my heroes), the ceiling is glass block, letting in the light from above
and the shadows of the city dwellers and tourists above as they move
in and out of St Martin's. It was a simple moment that I will carry
with me always.
great landmark that it is, is still an organic part of its space and
time, it is a living, breathing parish and inspiration to the church.
The Peace Pledge
Union was and is a wonderful accomplishment, but is is Dick Sheppard's
vision of how a parish could be integrated with its community that
captures my imagination and inspires me in my own ministry.
The Greater Parish of Gaspe
Gaspe, Quebec, CANADAs
2 August 2004
bishops, one presiding
Three of the
Anglican heroes who have most inspired my own spiritual life are: 1)
Bishop Charles C. Grafton, second Bishop of Fond du Lac [Wisconsin
USA], whose autobiography, A Journey Godward, remains a too-little-known
gem of the Catholic Movement. Grafton was, in many ways, a progressive,
and very much shaped the most creative strain of American Anglo Catholicism.
2) Bishop William H. Brady, fifth Bishop of Fond du Lac, a wise and
holy man who continued Grafton's tradition and made many of us into
more mature Christians. 3) Bishop Frank T. Griswold, whose deep spiritual
life shines like stars and who continues to demonstrate what it is
to be a truly Catholic Christian.
St Augustine of Hippo, Rhinelander (Diocese of Fond du Lac)
Three Lakes, Wisconsin, USA
2 August 2004
A martyred bishop
and Anglican saint
I have recently
finished reading Charlotte Mary Yonge's biography of John Coleridge
Patteson, first Missionary Bishop of Melanesia.
The facts of
his life are impressive: leaving family and the comforts of England,
he worked tirelessly, under conditions of great physical hardship,
and finally lost his life in the cause of bringing the Gospel to those
who had never heard it. But the letters and journals which make up
most of the book reveal an equally impressive inner life, deeply recollected,
free of any sense of cultural or racial superiority, stengthened with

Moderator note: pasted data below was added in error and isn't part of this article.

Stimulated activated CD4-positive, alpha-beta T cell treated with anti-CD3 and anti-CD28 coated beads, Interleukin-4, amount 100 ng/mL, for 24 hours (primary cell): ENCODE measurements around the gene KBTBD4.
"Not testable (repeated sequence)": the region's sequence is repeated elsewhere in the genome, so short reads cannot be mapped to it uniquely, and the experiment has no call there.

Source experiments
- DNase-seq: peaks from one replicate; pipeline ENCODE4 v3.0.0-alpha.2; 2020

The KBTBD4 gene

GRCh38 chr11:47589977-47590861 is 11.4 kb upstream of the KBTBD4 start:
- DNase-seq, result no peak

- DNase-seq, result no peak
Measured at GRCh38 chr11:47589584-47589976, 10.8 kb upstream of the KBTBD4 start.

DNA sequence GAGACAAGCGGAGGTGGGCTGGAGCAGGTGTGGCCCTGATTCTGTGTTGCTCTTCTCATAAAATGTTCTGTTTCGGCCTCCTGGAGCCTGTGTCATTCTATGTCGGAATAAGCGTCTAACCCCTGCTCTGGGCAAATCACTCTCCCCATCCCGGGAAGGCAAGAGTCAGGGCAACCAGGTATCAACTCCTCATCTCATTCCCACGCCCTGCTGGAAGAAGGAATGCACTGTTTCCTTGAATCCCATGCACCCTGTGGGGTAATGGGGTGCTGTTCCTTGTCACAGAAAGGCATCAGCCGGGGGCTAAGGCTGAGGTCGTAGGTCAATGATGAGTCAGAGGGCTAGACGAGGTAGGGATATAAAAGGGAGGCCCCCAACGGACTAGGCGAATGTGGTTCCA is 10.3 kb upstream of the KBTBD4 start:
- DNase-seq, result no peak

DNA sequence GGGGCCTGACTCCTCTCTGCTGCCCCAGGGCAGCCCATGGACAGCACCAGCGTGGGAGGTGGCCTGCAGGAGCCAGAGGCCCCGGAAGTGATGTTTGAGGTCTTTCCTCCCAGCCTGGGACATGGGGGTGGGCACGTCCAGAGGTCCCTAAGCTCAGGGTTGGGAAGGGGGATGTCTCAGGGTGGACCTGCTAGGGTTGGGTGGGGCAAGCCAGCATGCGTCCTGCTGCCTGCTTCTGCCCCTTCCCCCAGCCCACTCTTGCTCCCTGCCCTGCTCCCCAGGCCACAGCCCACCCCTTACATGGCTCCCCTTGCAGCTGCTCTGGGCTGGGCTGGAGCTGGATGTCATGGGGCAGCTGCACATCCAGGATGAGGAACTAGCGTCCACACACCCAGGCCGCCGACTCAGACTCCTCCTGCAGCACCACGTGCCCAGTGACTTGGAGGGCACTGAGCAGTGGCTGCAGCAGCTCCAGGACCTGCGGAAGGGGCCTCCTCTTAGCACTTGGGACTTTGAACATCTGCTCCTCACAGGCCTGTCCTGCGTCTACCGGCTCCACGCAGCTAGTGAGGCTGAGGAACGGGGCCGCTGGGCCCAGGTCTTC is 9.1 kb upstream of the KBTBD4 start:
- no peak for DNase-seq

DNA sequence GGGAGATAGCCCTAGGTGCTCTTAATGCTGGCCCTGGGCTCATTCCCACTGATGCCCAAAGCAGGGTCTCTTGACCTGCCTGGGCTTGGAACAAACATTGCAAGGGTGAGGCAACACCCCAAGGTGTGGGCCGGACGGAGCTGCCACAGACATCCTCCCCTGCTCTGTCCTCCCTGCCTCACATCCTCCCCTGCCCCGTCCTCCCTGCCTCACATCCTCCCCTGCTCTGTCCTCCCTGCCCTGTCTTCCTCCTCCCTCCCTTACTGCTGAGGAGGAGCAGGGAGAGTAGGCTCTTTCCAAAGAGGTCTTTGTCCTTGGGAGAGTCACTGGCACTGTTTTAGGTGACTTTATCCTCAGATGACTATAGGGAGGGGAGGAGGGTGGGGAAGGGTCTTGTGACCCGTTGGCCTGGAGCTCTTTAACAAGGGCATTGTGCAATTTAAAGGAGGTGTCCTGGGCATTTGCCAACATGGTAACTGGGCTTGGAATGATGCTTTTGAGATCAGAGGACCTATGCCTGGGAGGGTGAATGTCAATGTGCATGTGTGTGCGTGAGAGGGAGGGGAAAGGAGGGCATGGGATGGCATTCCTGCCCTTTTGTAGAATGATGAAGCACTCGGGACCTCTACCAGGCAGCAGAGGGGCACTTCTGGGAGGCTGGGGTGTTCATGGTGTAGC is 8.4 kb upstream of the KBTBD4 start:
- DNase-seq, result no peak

might by the Spirit in the inner man. So it is particularly moving
to see this saintly man nourished by things recognisably Anglican.
He comments on the appropriateness of the readings for Morning or Evening
Prayer on a particular day. He quotes BCP collects. He prays the long
prayer from the Ordering of Priests every day to strengthen himself
for his ministry. He discusses liturgical developments in the English
Church circa 1870 with his correspondents in England, including John
Keble, and moves to weekly Communion as the norm for baptised Christians.
In short, an
Anglican saint, not a saint in spite of being an Anglican.
St Mary Magdalene Toronto
Toronto, Ontario, CANADA
3 August 2004
A bishop with
the courage to fight for the right
The late Bishop
Paul Moore of New York. To learn about his life you can read his autobiographies,
Take a Bishop Like Me and Presences. A man of courage and vision
and an advocate for justice.
All Souls, Point Loma
San Diego, California, USA
9 August 2004
an inner-city priest, and a multitude no-one can number
The late David
Watson, who has inspired me through his writing (One in the Spirit, Discipleship,
etc.) and through his example as an evangelical, charismatic Anglican
who remained loyal to the Anglican Church and found ways of renewing
and developing parish life without 'kicking over the traces'.
the Vicar of the parish in which I found my first Christian home: A
faithful parish priest in an inner-city parish in London. He set me
an example of a spirituality that was not afraid to face up to the
real world and that could cope with the messiness of human existence.
Graham Corneck helped me to believe in a God big enough to be able
to handle my and others' weakness, so that it was possible to be honest
with oneself and with God.
I suppose that
CS Lewis should also get a mention, but I guess that he will be mentioned
by quite a few others!
Thanks for prompting
me to remember not only the heroes I've mentioned, but also others
(both women and men) who have been great influences in my Christian
Church of Sweden (Lutheran, but I was ordained in the Anglican Church)
2 August 2004
Two bishops who
Tutu, has been undoubtedly my Anglican hero. He has shown what I have
lacked in facing the stupidity and unfairness of the apartheid system,
risking everything to live the Gospel.